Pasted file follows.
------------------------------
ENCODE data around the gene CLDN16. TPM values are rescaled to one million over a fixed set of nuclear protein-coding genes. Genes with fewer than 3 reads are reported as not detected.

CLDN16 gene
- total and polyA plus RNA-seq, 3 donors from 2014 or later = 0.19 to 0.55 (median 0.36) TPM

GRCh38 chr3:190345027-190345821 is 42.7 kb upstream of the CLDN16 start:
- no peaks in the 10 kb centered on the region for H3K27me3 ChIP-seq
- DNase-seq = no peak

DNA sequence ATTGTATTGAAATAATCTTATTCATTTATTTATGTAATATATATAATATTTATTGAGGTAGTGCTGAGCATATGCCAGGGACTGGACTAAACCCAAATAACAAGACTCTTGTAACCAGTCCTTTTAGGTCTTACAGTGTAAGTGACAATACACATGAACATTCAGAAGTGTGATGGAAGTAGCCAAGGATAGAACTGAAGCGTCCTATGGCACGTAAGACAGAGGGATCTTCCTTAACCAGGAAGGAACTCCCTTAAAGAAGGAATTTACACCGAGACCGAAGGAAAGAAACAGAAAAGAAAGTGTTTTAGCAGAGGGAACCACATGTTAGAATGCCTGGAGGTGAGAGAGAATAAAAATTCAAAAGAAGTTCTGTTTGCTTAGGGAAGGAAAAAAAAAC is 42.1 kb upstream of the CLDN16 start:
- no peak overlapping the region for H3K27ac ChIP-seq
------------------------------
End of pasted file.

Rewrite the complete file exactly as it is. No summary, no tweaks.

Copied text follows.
ENCODE data around the gene CLDN16. TPM values are rescaled to one million over a fixed set of nuclear protein-coding genes. Genes with fewer than 3 reads are reported as not detected.

CLDN16 gene
- total and polyA plus RNA-seq, 3 donors from 2014 or later = 0.19 to 0.55 (median 0.36) TPM

GRCh38 chr3:190345027-190345821 is 42.7 kb upstream of the CLDN16 start:
- no peaks in the 10 kb centered on the region for H3K27me3 ChIP-seq
- DNase-seq = no peak

DNA sequence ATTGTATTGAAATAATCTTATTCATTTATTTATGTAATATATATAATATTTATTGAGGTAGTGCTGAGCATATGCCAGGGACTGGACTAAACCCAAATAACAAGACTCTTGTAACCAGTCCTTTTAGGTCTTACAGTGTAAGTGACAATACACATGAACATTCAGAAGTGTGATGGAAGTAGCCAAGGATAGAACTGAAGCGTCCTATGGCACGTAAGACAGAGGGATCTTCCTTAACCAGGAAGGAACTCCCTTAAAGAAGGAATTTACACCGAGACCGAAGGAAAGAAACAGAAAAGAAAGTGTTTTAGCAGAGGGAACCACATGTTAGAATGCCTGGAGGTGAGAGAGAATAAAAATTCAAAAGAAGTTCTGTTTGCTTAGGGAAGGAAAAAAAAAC is 42.1 kb upstream of the CLDN16 start:
- no peak overlapping the region for H3K27ac ChIP-seq